Game Programming: Creating infinite seamless scrolling backgrounds.

If you are like any of us in here you must have played Halfbrick’s Monster Dash or the more recent, totally amazing ,Jetpack Joyride.

I can’t avoid playing great games and keep wondering “How the %@*$ did they do that?” and that is what inspired this little tutorial.

What we are going to do is to create a basic logic for creating a scrolling background that uses any amount of different images, loaded and unloaded dynamically when needed.

I don’t claim to know how Halfbrick’s guys did the random, scrolling backgrounds for Jetpack Joyride but this is as closest as I could get while spending little time working on it, and of course there is a lot of room for improvement.

I am going to write down the final code, but there was a lot of trying in the middle which ended in failure for me.

In this example we are scrolling 5 images from top to bottom and looping them infinitely.  The example is made for loading fullscreen images and it runs at a perfect 60 fps with no visible glitches or slowdowns in an iPhone 4 with Retina Display graphics. I’ve yet to try it in older devices or with different sized images.

Here is the code:

//
//  HelloWorldLayer.h
//  JumpMan
//
//  Created by Pablo Ruiz on 05/09/11.
//  Copyright InfinixSoft S.R.L. 2011. All rights reserved.
//


// When you import this file, you import all the cocos2d classes
#import "cocos2d.h"

// HelloWorldLayer
@interface HelloWorldLayer : CCLayer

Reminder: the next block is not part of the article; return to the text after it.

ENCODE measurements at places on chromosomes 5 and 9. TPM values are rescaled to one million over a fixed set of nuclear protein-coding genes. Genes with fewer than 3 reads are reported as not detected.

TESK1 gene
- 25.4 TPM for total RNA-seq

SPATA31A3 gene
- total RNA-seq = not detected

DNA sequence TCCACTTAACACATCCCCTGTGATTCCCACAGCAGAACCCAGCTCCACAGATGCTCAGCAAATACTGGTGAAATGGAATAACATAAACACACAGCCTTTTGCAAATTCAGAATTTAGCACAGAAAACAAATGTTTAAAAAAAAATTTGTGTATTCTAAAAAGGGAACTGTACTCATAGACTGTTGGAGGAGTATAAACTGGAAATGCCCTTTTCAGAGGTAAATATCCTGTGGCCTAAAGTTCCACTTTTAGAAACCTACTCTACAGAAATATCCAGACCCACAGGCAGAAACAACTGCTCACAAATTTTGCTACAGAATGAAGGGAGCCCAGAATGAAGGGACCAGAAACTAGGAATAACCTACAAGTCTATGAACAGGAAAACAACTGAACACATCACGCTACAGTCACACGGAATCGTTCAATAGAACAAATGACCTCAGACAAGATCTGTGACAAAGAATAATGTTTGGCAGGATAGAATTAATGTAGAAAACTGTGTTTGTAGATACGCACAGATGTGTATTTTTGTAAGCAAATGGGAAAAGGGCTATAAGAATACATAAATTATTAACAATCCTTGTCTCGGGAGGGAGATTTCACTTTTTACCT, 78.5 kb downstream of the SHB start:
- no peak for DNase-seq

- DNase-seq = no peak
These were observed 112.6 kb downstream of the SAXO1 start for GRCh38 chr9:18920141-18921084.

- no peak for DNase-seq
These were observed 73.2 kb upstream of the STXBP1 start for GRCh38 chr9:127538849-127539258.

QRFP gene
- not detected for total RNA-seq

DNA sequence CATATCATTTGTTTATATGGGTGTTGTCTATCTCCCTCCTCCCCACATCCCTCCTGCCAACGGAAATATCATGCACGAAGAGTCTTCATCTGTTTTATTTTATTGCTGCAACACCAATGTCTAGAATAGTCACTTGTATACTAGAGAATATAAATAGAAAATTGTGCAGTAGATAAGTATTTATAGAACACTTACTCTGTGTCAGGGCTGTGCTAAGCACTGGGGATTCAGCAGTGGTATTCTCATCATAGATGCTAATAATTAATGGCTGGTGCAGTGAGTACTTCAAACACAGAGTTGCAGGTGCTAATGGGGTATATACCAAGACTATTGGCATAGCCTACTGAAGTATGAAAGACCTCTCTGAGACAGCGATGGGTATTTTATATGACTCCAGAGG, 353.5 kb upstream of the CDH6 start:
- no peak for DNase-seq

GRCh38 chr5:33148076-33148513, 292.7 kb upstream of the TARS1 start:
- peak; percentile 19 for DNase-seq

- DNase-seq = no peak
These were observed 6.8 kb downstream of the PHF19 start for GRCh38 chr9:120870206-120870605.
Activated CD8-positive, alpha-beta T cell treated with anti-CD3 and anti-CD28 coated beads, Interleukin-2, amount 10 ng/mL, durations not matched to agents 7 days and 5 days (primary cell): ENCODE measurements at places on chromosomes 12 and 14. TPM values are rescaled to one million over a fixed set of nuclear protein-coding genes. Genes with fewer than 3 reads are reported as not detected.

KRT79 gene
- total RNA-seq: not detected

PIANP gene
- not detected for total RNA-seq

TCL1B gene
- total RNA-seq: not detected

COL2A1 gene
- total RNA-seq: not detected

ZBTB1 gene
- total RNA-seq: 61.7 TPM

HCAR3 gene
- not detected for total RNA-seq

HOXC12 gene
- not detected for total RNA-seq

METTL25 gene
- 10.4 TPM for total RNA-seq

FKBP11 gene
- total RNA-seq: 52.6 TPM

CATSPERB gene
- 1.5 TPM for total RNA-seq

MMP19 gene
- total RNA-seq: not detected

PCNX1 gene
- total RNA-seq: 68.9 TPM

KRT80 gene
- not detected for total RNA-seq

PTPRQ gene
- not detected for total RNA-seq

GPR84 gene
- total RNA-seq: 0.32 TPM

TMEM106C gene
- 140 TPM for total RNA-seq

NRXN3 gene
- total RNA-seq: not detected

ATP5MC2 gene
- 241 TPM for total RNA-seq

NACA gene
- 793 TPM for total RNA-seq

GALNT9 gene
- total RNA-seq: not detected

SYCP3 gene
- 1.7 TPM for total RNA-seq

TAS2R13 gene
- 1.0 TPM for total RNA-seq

{
	int currentBck;
	CCSprite * cachedNode;
	BOOL alreadyLoadedOneNode;
	float timedScale;
	NSMutableArray * backgroundSprites;
	BOOL cachedInitialImage;
}

// returns a CCScene that contains the HelloWorldLayer as the only child
+(CCScene *) scene;
-(void)launchImg:(float)offset;
-(void)changeTimeScale;
-(void)loadNode;
-(void)cacheTexture:(CCTexture2D *)texturr;
-(void)removeNode:(CCSprite *)n;

@end

 

The example runs in portrait and it requires for you to have 5 fullscreen (320 x 480) images bck1.png, bck2.png and so on, and their -hd versions too. Just start a new Cocos2d project from the templates and replace the HelloWorldLayer files with the ones provided in here.

Let me explain what the code does:

  1. First, in the init method we initialize the backgroundSprites array which holds our background pieces for updating their positions. Then we set some initial values for the necessary variables we need. After that, we call the loadNode method which we’ll see in a moment. Finally we call the update method which will update the pieces’ positions and manage their unloading.
  2. What the loadNode method does is to tell Cocos2d to load the next texture asynchronously. We do it this way so this new texture is loaded in another thread and we don’t see a hiccup while this is done. Once the texture is loaded, the cacheTexture method will be called.
  3. The cacheTexture method creates the CCsprite from that texture and holds a reference to it so we can add this image right up to the last one when needed.
  4. In the update method we keep moving down the images added to the backgroundSprites array. If one of those images moves past the end of the screen we display the image we had loaded and cached before. Then if that images goes way more past the screen, to the point it is not seen anymore we call the removeNode method.
  5. The removeNode method removes the CCsprite from the layer and removes the texture from the cache to free up memory.

That is all!

Ohh one other thing, the first time this loads, we have the first image right in the place where it should be start SHOWING the next one. That means that we wouldn’t have that second image in the cache loaded, so what we do is to start the scrolling once the second image has been loaded too. This makes the scrolling start half a sec later instead of instantly. This is easily conceivable by adding a “Ready, set, go!” animation or anything that delays the scrolling a little bit!

There is a lot of room for improvement and we are all ears to hearing your suggestions or critics!